Lainna Fader is an associate editor at New York magazine. Before joining New York, she worked at Newsweek, Forbes, and Wired.
The school Spin Rocinha teaches young Brazilians how to DJ, no charge.
In Rio de Janeiro's sprawling Rocinha favela, students learn to wield second-hand mixers and blend beats in an unusual locale: a bedroom-sized DJ school called Spin Rocinha. Asking neither tuition nor experience—required by academies in the surrounding wealthier neighborhoods of São Conrado and Gávea—the instructors at one of Brazil's most unique music schools have become mentors to a group of young song-selectors-to-be in the hopes of providing a brighter future for at-risk youth.
"Anybody who has ever been to Brazil knows we love music—even our Portuguese sounds like we are singing," says Spin Rocinha founder Renato da Silva, a.k.a. DJ Zezinho. "We already have two music schools in the favela but they operate [separately from] what we do. Why not add DJing?"
Zezinho founded Spin Rocinha in 2011. A professional DJ, he has nearly two decades of experience performing in clubs around the world. Though he was born in Brazil, he spent years in the U.S. and Canada before returning to Rio, and ended up settling in Rocinha in 2007. The 51-year-old is now Rocinha's loudest and most passionate cheerleader: his entire body is covered in Rocinha-related tattoos (current count: 30), and he distributes "self esteem" bracelets declaring "I <3 ROCINHA" to residents for free.
Zezinho hopes to provide a creative outlet, as well as professional opportunities for up-and-coming artists. With an estimated 100,000 to 150,000 residents (far higher than the official census count of 70,000), Rocinha is the largest favela in Brazil, and one of the most densely populated districts in Rio de Janeiro. Thousands of colorful houses stacked high on top of each other cascade down a steep hillside to the beach. Essentially a city within a city, Rocinha is jam-packed with a wide range of businesses and services, from 24-hour banks to baile funk clubs blasting earth-rattling beats. But a lack of critical infrastructure and educational support remains a challenge.
On average, Rocinha residents receive just over four years of formal education. Less than 1 percent of the favela's adult population holds a degree above a high school diploma—a huge problem for the community, as the majority of jobs paying livable wages in Brazil go to those with advanced degrees. In lieu of degree programs, vocational training is available, but often unaffordable to favela residents.
DJ training schools outside of the favela cost between 800-2000 reais, equivalent to $300-$745. Rocinha residents' average monthly income is $240—making such programs completely out of reach to local youth. Accessibility was of utmost importance to Zezinho, so Spin Rocinha was launched as a free program, open to all Rocinha residents. Equipment is largely purchased with funds from Zezinho's tourism company, Favela Adventures; additional supplies and expenses are covered by donations from tourists and visiting DJs.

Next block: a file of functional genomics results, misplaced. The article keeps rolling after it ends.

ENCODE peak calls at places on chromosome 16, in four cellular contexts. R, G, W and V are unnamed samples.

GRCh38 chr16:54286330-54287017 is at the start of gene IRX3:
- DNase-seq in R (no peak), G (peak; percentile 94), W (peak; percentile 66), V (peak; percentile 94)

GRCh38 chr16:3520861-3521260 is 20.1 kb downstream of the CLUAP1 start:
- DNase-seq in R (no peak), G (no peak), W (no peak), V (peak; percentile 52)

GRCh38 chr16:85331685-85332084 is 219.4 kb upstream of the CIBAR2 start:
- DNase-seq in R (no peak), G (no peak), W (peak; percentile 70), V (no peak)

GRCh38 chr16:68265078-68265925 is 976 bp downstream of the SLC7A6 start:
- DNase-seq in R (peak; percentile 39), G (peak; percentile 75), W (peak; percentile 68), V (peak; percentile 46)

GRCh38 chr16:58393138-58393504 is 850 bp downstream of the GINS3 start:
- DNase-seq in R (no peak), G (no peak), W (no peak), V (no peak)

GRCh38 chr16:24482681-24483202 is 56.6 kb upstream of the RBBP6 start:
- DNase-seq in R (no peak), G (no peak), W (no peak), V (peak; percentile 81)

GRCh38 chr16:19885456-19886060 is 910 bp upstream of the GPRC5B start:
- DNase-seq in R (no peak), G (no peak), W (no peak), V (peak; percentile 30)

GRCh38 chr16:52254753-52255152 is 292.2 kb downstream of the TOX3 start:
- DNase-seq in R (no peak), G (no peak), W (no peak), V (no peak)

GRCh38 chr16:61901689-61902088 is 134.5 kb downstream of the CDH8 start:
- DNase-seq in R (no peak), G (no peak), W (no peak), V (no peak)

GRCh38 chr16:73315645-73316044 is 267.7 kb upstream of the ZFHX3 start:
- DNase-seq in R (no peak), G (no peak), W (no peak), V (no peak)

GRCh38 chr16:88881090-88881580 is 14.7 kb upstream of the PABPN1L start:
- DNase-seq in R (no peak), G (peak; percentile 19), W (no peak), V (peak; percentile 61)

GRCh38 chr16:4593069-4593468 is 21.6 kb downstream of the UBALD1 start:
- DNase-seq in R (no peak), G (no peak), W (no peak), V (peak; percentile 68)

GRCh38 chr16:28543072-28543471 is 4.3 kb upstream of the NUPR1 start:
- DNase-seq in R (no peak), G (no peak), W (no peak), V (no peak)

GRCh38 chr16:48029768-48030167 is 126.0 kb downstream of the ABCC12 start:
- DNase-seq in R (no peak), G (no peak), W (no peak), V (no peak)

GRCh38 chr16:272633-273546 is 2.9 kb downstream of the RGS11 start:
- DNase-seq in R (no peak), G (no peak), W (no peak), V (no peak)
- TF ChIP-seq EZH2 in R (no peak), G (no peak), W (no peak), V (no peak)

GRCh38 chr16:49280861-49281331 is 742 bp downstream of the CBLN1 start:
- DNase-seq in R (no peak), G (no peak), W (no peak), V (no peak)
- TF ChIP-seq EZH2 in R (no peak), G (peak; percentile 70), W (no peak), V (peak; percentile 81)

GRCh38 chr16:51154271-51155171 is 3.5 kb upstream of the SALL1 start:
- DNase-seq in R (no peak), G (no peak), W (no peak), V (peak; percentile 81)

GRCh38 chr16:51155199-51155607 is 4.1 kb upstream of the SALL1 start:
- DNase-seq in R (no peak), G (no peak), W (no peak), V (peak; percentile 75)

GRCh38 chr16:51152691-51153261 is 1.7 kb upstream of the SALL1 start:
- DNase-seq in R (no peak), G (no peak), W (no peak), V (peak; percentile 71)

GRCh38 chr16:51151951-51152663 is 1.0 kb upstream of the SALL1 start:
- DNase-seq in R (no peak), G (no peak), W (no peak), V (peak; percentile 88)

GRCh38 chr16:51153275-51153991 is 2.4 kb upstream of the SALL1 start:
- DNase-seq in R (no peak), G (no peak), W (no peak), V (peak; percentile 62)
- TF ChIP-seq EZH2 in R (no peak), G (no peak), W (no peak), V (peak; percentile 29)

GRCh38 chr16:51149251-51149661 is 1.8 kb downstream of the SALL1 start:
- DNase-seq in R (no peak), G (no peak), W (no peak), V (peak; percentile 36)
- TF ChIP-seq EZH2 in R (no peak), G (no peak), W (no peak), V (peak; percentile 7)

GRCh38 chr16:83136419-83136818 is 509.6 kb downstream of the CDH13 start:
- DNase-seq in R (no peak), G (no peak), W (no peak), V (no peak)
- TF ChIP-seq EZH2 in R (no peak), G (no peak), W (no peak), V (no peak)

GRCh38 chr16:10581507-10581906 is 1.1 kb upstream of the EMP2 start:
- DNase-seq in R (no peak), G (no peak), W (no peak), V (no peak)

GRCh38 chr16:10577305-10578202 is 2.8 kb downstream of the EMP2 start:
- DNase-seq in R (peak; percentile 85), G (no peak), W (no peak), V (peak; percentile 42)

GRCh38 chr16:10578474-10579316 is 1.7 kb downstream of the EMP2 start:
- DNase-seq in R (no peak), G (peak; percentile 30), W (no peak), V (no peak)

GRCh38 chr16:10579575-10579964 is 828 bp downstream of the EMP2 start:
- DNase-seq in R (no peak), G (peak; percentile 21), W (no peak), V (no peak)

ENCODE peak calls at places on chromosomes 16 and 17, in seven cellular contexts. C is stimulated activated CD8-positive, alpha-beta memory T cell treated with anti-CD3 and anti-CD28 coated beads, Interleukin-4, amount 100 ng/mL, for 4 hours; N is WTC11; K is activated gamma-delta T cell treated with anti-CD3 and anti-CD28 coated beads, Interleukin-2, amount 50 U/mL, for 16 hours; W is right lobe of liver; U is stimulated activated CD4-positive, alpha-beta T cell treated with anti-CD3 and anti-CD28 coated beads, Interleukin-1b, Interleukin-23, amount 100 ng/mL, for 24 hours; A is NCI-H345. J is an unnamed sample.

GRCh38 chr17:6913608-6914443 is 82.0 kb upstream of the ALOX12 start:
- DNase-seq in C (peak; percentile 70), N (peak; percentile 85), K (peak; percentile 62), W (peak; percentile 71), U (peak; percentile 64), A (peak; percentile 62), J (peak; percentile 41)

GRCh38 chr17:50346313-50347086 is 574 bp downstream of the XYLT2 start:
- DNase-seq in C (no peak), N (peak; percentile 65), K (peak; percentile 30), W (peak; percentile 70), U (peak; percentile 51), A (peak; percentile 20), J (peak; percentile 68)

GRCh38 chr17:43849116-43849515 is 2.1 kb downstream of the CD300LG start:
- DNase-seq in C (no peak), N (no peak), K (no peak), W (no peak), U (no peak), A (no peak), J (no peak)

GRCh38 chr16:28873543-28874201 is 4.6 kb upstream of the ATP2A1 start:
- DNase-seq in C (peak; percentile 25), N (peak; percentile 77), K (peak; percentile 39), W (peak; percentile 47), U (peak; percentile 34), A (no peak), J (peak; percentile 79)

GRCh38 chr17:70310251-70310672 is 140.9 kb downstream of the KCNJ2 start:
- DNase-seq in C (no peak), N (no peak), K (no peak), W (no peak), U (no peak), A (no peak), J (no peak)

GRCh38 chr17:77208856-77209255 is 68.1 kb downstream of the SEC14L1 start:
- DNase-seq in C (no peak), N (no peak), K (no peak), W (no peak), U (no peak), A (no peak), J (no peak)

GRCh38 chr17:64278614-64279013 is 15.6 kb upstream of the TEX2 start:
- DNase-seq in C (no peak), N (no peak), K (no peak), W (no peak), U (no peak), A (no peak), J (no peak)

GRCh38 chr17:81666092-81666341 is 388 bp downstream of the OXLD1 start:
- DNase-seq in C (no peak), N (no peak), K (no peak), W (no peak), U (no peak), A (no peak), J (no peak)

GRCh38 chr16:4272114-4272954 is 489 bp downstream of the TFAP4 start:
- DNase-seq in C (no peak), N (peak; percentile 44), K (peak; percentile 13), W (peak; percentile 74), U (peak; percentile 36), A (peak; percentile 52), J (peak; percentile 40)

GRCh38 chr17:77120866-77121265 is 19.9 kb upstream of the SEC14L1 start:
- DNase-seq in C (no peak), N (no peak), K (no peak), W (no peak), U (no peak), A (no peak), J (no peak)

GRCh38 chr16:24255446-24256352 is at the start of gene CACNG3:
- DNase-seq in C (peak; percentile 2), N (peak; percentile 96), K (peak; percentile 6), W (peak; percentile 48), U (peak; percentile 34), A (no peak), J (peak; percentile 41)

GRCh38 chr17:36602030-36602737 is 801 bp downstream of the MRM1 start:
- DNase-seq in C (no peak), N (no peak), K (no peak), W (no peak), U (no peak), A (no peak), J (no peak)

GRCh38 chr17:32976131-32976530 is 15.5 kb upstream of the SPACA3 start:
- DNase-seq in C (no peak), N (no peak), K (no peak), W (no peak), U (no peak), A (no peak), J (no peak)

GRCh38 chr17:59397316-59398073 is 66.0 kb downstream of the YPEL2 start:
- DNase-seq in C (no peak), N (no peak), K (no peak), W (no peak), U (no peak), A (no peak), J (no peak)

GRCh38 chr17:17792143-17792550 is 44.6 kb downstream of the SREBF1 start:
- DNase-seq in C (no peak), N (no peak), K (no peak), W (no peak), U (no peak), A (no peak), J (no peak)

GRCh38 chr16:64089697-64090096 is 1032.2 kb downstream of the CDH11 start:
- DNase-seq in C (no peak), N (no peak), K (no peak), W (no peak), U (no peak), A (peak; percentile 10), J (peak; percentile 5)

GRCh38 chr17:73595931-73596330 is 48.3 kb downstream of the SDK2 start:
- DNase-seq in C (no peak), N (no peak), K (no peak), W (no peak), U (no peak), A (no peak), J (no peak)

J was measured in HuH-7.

Zezinho eventually partnered with Dembore Aredes da Silva, a 26-year-old local DJ, to run the school. Dembore, a Rocinha resident who spent years honing his skills in New Jersey, has been volunteering his time at Spin Rocinha for the last two-and-a-half years.
Spin Rocinha offers after-school classes, as well as a variety of one-off workshops and events, specifically designed to support disadvantaged youth. "When I was a kid, I had problems with family and many other things," says Dembore. "My classes are like great therapy. For me and for them too." Zezinho adds, "For young people, it's kind of a cool thing since DJs—like Skrillex, DeadMau5—are in right now and coming to the forefront of the music industry." The program currently serves 18 students of varying ages, with most classes capped at six students, and operates six evenings a week, Monday through Saturday.
"People come here because its a relaxed atmosphere and no pressure," Dembore says. Beyond teaching kids basic technical skills like mixing and matching beats, Spin Rocinha provides digital production workshops to teach students how to make their own electronic dance music, and informal academic support—the courses require students to learn basic English to read the labels on the DJ equipment, most of which is imported from the U.S.
"Not everyone can sing. Not everyone can dance. But this is another way to enjoy music, and if our students want to, they can become professional DJs and we can find them work," Zezinho says.
Rocinha, like virtually all favelas in Rio, has relatively high crime rates stemming from decades of drug trafficking and gang violence. Zezinho is clear that he wants to mentor, rather than "save," local kids. "If you have projects, or you have activities, the people will gravitate to you, and if they stick with it, chances are they won't be out running in the streets and doing drugs and getting into trouble," he explains. Three of the school's students are now getting steady DJ gigs, although it's still a part-time job for them, Zezinho says.
The next step in the organization's evolution is buying a building to meet rising demand for classes; Spin Rocinha can only comfortably accommodate eight to 10 people at a time right now. The ideal space, Dembore says, would have a classroom, a recording studio, and practice space for students to work on producing their own music. Zezinho has been eyeing one particular building for quite some time, and hopes to make the big move by the end of this year. One the space is secured, Zezinho and Dembore plan to launch an online podcast to showcase student work, and possibly a community radio station.
"I'd like to see things improve here, and I really, sincerely think that if everybody does a little bit, then the favela becomes a better place," says Zezinho. "I'm doing my part with this project."